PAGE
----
A few weeks before I started working with Jamie, I had begun an 7-month yoga teacher-training course to deepen my practice and to learn more about the philosophical foundation of this ancient tradition. I was constantly amazed by the similarities and connections between what I was learning in my yoga training and what I was learning as Jamie and I taught conversations workshops to workers in a large healthcare company we were working with. (This also gave me terrific experience and increased my passion for writing the book.)

In light of all the the political rhetoric of the last two weeks, the accusations and counteraccusations, the questions asked that never really get answered, the divisive personal attacks that don’t contribute to anyone’s understanding of the issues, I have been reflecting on one of the precepts I was taught in those yoga classes called Right Speech. One maxim, consisting of three questions we should ask ourselves before we speak, flew right into my heart:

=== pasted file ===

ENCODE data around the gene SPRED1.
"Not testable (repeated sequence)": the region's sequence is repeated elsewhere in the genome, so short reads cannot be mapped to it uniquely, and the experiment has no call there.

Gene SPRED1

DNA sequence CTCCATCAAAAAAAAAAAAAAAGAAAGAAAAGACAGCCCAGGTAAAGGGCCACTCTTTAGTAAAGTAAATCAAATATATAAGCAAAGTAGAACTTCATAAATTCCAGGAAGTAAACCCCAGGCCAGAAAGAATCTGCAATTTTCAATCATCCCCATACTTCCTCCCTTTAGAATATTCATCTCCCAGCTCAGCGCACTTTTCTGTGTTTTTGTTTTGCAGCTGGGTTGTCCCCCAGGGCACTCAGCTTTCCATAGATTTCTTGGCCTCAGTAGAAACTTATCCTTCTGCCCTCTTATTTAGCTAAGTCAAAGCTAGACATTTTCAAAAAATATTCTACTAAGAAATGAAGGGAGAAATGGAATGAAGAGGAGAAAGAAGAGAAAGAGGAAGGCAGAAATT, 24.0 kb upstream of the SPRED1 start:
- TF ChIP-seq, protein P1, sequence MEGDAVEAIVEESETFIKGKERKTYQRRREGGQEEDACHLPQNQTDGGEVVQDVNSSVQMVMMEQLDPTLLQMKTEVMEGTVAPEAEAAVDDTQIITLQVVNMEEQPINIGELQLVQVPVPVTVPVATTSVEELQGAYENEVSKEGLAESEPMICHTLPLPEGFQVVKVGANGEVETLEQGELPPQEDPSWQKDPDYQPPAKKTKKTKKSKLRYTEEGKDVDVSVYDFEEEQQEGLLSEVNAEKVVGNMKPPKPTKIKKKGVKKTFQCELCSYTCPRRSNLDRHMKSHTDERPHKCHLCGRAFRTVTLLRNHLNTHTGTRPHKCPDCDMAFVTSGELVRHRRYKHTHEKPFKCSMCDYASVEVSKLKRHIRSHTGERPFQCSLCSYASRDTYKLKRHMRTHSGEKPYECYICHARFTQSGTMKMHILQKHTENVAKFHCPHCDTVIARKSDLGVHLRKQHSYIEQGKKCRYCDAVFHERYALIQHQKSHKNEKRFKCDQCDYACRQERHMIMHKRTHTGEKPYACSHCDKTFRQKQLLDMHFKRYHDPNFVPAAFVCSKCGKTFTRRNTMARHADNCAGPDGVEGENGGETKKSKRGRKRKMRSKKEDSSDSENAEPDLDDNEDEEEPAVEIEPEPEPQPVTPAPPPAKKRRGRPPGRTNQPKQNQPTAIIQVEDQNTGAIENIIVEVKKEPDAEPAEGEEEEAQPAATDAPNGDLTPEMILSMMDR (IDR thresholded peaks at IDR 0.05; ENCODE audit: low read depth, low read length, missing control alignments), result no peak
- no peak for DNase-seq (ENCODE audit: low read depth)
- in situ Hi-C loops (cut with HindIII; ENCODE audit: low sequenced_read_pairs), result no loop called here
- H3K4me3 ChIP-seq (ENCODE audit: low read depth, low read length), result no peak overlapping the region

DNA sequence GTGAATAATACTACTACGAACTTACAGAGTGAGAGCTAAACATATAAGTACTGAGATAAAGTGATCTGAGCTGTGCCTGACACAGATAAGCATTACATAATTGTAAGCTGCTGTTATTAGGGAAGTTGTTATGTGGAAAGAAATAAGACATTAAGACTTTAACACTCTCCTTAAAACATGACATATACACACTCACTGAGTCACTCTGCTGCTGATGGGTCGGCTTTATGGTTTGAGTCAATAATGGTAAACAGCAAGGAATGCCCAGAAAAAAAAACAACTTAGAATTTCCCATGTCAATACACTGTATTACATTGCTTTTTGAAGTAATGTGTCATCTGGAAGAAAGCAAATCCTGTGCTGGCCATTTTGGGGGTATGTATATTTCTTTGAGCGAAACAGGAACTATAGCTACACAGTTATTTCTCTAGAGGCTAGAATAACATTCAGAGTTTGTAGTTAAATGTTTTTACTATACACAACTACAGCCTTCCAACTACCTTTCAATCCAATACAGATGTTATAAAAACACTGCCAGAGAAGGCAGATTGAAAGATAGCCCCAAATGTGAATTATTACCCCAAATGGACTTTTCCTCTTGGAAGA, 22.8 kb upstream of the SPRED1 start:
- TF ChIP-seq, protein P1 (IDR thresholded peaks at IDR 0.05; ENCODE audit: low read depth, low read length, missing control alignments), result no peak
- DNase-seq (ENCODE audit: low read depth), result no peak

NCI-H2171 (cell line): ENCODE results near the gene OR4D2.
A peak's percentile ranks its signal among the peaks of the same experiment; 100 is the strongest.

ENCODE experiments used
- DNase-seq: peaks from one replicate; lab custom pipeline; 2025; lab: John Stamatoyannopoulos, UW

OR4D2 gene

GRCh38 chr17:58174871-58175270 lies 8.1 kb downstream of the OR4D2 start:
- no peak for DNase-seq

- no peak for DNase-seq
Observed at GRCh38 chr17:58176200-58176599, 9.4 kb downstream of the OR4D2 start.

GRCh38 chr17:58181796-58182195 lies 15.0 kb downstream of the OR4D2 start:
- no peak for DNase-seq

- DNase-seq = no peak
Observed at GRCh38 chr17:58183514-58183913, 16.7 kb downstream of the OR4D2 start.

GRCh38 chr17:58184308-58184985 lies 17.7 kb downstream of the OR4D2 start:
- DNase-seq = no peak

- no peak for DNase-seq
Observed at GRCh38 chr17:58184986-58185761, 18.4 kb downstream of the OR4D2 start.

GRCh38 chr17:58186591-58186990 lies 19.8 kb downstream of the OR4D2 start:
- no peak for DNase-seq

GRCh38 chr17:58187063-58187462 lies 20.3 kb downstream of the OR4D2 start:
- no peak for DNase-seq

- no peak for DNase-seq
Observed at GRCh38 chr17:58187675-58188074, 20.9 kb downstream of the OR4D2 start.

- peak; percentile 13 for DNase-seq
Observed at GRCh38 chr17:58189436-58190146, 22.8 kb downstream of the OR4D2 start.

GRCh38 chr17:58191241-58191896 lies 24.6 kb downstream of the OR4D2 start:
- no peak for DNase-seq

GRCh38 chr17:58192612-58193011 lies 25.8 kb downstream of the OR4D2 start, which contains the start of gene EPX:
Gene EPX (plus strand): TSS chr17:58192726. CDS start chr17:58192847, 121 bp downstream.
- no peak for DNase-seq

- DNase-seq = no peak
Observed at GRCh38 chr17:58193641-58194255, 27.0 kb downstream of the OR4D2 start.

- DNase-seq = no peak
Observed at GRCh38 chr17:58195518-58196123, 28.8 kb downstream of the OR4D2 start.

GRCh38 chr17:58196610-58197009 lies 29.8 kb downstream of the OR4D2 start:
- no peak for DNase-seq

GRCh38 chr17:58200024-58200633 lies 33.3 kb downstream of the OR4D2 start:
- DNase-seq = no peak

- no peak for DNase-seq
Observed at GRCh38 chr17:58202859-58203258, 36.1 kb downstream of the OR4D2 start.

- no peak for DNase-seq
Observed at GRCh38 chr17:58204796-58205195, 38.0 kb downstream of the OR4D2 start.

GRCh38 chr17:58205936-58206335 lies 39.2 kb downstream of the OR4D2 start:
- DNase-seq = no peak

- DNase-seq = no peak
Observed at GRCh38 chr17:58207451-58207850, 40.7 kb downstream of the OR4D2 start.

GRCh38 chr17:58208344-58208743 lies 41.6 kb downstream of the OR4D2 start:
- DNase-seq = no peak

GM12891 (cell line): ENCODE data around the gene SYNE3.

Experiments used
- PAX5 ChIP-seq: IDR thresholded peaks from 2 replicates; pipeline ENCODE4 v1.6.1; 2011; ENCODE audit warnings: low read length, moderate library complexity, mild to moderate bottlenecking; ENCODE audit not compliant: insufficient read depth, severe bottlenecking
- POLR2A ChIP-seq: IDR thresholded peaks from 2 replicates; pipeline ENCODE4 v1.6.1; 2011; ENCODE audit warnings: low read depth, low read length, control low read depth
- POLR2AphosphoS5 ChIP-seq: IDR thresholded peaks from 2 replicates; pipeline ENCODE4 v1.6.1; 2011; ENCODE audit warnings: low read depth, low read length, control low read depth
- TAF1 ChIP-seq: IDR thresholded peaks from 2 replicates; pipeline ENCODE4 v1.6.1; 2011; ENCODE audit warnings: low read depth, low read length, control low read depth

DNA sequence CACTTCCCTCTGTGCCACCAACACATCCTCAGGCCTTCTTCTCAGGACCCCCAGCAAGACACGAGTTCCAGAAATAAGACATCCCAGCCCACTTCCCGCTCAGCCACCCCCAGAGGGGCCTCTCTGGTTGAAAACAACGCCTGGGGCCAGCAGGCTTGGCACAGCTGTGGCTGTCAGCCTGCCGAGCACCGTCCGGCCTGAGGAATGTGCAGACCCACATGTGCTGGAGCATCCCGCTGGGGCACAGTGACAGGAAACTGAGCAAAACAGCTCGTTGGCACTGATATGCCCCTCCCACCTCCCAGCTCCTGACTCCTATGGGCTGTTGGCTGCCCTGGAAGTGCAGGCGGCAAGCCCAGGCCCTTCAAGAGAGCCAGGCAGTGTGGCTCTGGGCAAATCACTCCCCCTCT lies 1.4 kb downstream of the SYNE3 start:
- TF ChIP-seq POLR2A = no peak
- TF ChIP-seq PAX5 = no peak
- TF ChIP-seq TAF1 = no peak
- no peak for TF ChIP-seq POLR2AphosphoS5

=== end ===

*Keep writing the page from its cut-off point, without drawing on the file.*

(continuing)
Is it true?

      Is it kind?

      Is it necessary?

     Does it improve upon the silence?

If those four questions were answered honestly before anyone spoke, how would the political conversation change? Would what we heard be more useful? Would we listen differently? How would answering these questions change the conversations in our organizations, our communities, our friendships and our families? 

What would that kind of world look like?